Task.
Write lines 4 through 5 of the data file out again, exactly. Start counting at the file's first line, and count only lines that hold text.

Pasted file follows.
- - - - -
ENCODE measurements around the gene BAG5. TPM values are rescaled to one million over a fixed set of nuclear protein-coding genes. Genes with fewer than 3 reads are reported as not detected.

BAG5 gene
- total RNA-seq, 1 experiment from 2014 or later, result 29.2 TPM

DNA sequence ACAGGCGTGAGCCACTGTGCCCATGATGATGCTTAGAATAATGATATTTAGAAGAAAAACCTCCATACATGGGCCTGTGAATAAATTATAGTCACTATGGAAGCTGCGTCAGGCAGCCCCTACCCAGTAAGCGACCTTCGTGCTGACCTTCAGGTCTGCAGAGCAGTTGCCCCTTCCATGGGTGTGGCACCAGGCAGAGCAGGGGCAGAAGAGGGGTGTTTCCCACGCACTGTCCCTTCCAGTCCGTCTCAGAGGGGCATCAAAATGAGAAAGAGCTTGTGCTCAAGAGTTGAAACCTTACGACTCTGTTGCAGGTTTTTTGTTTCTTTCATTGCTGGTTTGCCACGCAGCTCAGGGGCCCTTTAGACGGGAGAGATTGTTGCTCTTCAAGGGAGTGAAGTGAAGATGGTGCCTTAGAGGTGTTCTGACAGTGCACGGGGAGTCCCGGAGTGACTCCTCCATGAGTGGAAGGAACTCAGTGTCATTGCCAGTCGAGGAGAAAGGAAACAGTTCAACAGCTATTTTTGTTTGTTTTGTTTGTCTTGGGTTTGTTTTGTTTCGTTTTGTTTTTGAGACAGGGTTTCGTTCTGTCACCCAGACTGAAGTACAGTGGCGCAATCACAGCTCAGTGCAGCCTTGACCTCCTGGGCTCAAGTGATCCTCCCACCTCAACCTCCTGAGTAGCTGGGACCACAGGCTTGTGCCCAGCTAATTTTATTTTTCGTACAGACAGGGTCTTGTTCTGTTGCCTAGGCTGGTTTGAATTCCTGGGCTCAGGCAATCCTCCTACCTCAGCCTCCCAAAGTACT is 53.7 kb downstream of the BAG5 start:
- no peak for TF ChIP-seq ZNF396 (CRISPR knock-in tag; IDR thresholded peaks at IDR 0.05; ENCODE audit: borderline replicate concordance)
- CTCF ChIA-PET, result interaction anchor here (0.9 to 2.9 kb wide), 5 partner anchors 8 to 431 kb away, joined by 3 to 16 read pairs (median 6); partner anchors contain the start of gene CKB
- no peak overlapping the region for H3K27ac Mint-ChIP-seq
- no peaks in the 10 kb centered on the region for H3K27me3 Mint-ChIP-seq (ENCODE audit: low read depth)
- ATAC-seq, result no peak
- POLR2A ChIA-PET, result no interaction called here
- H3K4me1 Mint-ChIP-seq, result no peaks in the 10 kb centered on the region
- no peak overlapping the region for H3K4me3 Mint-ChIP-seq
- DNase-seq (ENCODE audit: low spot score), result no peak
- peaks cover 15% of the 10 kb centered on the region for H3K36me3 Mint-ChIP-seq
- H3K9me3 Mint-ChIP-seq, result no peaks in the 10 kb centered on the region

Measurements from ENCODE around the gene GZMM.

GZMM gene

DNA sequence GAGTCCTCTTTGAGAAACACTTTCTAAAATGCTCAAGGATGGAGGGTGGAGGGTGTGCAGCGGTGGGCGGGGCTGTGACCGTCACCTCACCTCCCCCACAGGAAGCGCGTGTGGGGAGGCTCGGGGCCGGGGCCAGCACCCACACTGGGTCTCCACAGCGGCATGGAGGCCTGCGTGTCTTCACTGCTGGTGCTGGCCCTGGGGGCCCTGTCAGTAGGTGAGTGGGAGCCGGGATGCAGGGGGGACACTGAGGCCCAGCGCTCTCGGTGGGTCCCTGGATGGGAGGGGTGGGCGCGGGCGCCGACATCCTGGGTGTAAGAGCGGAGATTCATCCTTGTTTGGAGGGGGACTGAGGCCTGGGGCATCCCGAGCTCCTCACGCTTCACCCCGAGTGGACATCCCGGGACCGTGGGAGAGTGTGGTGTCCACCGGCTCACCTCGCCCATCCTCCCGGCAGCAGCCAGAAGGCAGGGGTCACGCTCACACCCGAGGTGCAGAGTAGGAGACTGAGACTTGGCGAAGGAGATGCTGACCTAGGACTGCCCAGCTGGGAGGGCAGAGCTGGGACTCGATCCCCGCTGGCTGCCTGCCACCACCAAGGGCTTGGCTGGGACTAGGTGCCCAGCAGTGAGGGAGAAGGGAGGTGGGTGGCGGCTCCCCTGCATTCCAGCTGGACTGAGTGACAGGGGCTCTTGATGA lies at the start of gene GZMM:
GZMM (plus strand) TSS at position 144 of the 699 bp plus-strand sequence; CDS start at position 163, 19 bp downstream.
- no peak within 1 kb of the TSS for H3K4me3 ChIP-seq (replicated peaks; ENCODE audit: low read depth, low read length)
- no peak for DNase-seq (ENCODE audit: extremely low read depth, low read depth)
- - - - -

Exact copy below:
DNA sequence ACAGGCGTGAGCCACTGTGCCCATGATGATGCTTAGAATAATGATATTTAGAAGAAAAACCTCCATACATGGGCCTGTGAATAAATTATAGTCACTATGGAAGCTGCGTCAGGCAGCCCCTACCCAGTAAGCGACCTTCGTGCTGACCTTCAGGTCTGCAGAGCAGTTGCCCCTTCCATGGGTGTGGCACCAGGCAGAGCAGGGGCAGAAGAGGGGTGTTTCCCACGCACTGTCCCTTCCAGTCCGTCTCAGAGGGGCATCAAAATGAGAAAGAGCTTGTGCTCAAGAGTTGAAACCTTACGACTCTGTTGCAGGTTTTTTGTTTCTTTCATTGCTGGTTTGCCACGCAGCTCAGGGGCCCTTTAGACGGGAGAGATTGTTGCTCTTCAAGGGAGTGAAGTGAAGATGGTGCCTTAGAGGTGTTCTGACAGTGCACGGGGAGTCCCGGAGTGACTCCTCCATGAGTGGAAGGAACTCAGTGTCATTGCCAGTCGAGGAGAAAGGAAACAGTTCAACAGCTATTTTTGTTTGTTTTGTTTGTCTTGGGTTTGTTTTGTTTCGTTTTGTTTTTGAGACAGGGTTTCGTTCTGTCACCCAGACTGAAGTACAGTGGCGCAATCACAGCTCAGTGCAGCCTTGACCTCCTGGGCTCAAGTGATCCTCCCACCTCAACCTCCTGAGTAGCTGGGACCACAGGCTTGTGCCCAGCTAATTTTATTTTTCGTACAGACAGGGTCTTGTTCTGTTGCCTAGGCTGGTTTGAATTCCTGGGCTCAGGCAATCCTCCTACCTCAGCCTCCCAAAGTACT is 53.7 kb downstream of the BAG5 start:
- no peak for TF ChIP-seq ZNF396 (CRISPR knock-in tag; IDR thresholded peaks at IDR 0.05; ENCODE audit: borderline replicate concordance)